MYSTERY surrounds a pair of events which took place at Malvern's Theatre of Small Convenience overnight on New Year's Eve.

When Dennis Neale, who manages the Edith Walk theatre, arrived on New Year's Day he was surprised to find a host of tiny, white figures had been left on the venue's doorstep by an unknown benefactor.

But his pleasure at the discovery was quickly soured when he noticed a panel of community artwork displayed outside the theatre had been badly damaged.

"I was just saddened really," said Mr Neale, who has reported the damage to the police. "I do not know why someone would have a malicious intent to the theatre."

More than 100 pieces of brightly coloured artwork are displayed on 6ft high trellis panels outside the theatre, many created by children from around Malvern.

Mr Neale said: "The whole panel has come out. They must have given it a hefty kick because it broke part of the trellis and two tiles have come off. It just looks a bit strange.

"The trellis is there to brighten the community, to decorate an area of the community that was really a mess, it makes it attractive."

It is thought the damage was caused between 10pm on Thursday, December 31 and 9am on Friday, January 1 and police are asking for anyone who has information about the incident to report it to police on 101 using crime reference number 104s of January 2.

The puzzling gift of between 20 and 30 clay figures has been more warmly welcomed by Mr Neale, who says the display reminded him of an installation titled 'Field' by artist Antony Gormley.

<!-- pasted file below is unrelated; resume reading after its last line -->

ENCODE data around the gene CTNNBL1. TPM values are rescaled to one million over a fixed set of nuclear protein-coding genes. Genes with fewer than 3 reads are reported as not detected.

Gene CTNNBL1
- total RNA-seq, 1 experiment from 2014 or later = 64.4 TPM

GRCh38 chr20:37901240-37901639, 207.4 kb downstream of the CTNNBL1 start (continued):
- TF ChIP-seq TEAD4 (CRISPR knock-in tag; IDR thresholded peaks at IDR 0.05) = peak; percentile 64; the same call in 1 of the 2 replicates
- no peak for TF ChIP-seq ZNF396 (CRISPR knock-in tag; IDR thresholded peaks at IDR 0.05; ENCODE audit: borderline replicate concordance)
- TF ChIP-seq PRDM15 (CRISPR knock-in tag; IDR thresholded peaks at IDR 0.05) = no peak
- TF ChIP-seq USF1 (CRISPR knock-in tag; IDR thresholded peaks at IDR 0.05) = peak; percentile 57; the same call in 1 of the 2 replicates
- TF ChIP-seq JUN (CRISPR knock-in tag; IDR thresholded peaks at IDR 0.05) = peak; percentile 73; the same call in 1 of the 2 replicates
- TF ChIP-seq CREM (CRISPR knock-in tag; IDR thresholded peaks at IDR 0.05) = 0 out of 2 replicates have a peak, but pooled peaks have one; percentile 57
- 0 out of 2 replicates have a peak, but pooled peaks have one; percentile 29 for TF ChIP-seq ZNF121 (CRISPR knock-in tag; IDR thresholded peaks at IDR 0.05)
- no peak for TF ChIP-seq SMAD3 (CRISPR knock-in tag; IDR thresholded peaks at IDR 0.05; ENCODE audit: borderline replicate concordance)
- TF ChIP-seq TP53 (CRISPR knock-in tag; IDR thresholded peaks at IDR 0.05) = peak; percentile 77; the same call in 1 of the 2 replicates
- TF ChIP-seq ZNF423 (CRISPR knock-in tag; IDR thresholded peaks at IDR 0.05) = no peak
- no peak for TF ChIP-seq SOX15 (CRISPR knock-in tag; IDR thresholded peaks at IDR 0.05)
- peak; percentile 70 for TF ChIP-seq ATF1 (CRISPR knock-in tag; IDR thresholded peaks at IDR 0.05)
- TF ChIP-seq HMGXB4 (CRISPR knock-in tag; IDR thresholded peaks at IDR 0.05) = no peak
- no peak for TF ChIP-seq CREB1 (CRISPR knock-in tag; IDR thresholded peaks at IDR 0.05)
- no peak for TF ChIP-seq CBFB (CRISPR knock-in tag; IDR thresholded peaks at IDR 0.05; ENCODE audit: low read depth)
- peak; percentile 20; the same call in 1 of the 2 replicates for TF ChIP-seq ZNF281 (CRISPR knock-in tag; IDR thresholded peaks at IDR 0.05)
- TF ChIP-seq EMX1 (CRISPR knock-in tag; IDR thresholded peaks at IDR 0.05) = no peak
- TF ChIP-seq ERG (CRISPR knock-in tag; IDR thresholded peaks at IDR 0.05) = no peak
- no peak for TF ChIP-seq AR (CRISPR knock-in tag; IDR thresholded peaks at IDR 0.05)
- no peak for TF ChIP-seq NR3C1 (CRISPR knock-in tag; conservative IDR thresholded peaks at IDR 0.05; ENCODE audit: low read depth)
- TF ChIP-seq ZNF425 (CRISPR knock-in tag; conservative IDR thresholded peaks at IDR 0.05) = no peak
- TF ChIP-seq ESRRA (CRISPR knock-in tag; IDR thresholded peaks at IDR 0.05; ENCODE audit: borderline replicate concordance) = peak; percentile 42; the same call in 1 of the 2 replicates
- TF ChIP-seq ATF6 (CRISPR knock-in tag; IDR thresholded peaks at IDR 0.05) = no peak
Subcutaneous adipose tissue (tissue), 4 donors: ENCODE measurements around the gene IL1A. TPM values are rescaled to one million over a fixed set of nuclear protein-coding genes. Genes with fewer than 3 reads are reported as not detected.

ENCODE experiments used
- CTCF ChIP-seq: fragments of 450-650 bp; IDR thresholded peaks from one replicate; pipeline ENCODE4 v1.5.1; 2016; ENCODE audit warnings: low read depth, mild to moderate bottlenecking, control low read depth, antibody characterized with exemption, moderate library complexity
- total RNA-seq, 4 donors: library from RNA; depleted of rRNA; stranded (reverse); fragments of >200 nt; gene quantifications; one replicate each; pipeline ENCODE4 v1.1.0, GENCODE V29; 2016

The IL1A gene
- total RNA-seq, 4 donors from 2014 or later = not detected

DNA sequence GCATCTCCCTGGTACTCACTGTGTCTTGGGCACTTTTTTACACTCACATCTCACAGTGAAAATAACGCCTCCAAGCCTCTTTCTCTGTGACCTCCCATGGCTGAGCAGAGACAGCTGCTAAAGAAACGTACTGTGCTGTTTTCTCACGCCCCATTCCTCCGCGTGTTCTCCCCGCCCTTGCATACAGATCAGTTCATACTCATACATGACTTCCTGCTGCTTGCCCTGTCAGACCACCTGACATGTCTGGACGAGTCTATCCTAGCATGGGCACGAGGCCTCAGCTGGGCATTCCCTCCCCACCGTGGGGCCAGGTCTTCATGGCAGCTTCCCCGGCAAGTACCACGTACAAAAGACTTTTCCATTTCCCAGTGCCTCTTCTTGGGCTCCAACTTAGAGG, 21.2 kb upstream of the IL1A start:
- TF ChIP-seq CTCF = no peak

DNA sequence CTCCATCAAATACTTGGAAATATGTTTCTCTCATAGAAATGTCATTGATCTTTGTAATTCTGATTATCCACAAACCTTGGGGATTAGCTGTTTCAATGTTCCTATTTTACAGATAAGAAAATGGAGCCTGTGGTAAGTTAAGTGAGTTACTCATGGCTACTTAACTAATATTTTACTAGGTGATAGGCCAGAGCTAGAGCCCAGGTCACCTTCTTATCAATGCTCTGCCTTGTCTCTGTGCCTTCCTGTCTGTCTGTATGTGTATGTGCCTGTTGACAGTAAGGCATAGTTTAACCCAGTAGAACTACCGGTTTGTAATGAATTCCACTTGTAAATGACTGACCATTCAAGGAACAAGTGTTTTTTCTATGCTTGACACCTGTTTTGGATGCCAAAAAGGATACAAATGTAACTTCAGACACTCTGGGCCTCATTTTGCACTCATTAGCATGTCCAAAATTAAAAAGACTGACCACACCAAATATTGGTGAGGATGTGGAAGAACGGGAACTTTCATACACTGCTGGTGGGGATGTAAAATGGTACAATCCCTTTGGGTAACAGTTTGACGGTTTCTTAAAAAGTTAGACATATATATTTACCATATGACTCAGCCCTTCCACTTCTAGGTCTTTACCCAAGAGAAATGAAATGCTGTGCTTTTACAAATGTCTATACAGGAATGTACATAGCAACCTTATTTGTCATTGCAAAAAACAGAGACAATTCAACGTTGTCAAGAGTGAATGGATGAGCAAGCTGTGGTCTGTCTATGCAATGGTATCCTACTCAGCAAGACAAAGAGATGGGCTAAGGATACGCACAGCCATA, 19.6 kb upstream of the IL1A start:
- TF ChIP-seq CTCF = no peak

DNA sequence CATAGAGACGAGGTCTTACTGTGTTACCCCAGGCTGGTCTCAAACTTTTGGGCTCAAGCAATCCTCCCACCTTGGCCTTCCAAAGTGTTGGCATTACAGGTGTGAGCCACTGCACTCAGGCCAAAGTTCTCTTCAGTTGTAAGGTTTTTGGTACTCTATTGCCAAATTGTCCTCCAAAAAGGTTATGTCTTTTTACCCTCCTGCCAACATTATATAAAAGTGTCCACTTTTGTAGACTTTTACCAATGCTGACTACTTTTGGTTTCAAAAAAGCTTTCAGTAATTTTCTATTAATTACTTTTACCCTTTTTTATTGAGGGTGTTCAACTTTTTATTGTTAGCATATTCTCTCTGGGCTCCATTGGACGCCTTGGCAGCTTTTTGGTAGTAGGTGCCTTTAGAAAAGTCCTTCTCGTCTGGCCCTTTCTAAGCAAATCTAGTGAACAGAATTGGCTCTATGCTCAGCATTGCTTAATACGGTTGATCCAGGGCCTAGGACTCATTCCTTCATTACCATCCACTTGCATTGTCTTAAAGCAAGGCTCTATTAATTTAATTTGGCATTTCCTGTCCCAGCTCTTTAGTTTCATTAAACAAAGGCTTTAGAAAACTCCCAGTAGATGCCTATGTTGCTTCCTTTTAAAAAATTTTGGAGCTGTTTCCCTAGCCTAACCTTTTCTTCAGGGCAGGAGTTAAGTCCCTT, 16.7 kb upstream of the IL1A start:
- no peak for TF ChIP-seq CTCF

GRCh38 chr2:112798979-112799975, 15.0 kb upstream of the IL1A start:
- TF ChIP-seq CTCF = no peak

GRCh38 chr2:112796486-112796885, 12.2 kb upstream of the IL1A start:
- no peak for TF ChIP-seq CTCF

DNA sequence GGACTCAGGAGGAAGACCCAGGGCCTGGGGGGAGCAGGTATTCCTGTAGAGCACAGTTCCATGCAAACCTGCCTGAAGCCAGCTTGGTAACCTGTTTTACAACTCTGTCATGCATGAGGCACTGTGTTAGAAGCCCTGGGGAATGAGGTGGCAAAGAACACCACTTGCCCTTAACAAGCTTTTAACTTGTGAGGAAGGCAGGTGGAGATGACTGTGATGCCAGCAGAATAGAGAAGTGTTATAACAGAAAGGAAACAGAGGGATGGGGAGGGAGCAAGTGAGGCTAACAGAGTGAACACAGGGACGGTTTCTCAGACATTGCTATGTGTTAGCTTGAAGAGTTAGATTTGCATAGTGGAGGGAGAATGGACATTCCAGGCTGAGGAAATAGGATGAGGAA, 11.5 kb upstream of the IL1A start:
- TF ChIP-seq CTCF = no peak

He said: "I saw that first, I drove past and I thought: 'What on earth is that?'

"They are little clay figures about an inch and a half high with two little dots in the top for their eyes.

"I do not know what the person intended. I think it is just people being creative around the theatre, which is quite nice."

Some of the figures have been moved out of the way of the theatre's entrance.

Mr Neale added that he would repair the broken trellis, which has been in place for around five years.

The theatre, which is situated in an old Victorian toilet, has been running for 16 years showing a variety of performances including puppetry, music and poetry.

It previously featured in the 2002 Guinness World Book of Records as the world's smallest theatre.

Although the theatre is currently closed, it will reopen early in the Spring.